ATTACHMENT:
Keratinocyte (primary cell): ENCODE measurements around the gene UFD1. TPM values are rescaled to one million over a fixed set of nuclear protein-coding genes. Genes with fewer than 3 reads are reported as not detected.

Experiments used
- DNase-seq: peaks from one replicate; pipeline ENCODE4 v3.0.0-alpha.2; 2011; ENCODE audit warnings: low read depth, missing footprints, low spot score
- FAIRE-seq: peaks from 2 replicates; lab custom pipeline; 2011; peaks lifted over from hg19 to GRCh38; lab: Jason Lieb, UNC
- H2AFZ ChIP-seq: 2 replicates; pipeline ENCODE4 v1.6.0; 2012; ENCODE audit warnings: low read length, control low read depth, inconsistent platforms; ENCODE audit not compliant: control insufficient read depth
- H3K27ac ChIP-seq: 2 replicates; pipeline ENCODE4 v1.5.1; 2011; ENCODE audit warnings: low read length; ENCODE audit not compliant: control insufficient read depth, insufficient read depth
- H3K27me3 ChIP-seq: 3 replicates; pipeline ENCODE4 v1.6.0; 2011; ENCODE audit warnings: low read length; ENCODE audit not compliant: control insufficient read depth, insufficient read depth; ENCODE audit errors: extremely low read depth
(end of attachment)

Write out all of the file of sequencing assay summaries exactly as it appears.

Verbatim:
Keratinocyte (primary cell): ENCODE measurements around the gene UFD1. TPM values are rescaled to one million over a fixed set of nuclear protein-coding genes. Genes with fewer than 3 reads are reported as not detected.

Experiments used
- DNase-seq: peaks from one replicate; pipeline ENCODE4 v3.0.0-alpha.2; 2011; ENCODE audit warnings: low read depth, missing footprints, low spot score
- FAIRE-seq: peaks from 2 replicates; lab custom pipeline; 2011; peaks lifted over from hg19 to GRCh38; lab: Jason Lieb, UNC
- H2AFZ ChIP-seq: 2 replicates; pipeline ENCODE4 v1.6.0; 2012; ENCODE audit warnings: low read length, control low read depth, inconsistent platforms; ENCODE audit not compliant: control insufficient read depth
- H3K27ac ChIP-seq: 2 replicates; pipeline ENCODE4 v1.5.1; 2011; ENCODE audit warnings: low read length; ENCODE audit not compliant: control insufficient read depth, insufficient read depth
- H3K27me3 ChIP-seq: 3 replicates; pipeline ENCODE4 v1.6.0; 2011; ENCODE audit warnings: low read length; ENCODE audit not compliant: control insufficient read depth, insufficient read depth; ENCODE audit errors: extremely low read depth